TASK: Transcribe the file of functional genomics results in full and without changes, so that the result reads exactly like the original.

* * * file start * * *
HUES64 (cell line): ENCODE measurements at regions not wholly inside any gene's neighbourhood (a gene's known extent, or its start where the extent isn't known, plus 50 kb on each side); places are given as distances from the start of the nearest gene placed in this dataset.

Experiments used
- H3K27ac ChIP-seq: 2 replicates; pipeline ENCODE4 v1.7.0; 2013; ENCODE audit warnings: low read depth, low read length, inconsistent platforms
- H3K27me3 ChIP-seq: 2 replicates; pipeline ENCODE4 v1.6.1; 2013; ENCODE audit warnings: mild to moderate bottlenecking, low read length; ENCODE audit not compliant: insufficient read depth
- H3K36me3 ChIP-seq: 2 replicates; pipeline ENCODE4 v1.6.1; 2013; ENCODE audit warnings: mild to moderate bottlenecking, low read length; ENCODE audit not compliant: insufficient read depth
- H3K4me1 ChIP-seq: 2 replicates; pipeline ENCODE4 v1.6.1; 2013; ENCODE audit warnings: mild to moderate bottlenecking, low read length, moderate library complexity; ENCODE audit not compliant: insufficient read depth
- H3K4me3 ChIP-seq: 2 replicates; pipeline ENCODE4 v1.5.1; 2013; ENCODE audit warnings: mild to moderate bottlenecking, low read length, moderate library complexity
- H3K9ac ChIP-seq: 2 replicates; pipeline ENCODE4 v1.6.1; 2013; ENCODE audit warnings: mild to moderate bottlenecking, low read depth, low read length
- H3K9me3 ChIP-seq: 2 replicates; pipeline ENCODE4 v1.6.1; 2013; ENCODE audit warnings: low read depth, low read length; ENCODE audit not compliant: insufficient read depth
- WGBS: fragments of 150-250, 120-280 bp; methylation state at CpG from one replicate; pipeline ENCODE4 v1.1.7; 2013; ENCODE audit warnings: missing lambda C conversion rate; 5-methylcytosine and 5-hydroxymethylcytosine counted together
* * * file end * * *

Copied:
HUES64 (cell line): ENCODE measurements at regions not wholly inside any gene's neighbourhood (a gene's known extent, or its start where the extent isn't known, plus 50 kb on each side); places are given as distances from the start of the nearest gene placed in this dataset.

Experiments used
- H3K27ac ChIP-seq: 2 replicates; pipeline ENCODE4 v1.7.0; 2013; ENCODE audit warnings: low read depth, low read length, inconsistent platforms
- H3K27me3 ChIP-seq: 2 replicates; pipeline ENCODE4 v1.6.1; 2013; ENCODE audit warnings: mild to moderate bottlenecking, low read length; ENCODE audit not compliant: insufficient read depth
- H3K36me3 ChIP-seq: 2 replicates; pipeline ENCODE4 v1.6.1; 2013; ENCODE audit warnings: mild to moderate bottlenecking, low read length; ENCODE audit not compliant: insufficient read depth
- H3K4me1 ChIP-seq: 2 replicates; pipeline ENCODE4 v1.6.1; 2013; ENCODE audit warnings: mild to moderate bottlenecking, low read length, moderate library complexity; ENCODE audit not compliant: insufficient read depth
- H3K4me3 ChIP-seq: 2 replicates; pipeline ENCODE4 v1.5.1; 2013; ENCODE audit warnings: mild to moderate bottlenecking, low read length, moderate library complexity
- H3K9ac ChIP-seq: 2 replicates; pipeline ENCODE4 v1.6.1; 2013; ENCODE audit warnings: mild to moderate bottlenecking, low read depth, low read length
- H3K9me3 ChIP-seq: 2 replicates; pipeline ENCODE4 v1.6.1; 2013; ENCODE audit warnings: low read depth, low read length; ENCODE audit not compliant: insufficient read depth
- WGBS: fragments of 150-250, 120-280 bp; methylation state at CpG from one replicate; pipeline ENCODE4 v1.1.7; 2013; ENCODE audit warnings: missing lambda C conversion rate; 5-methylcytosine and 5-hydroxymethylcytosine counted together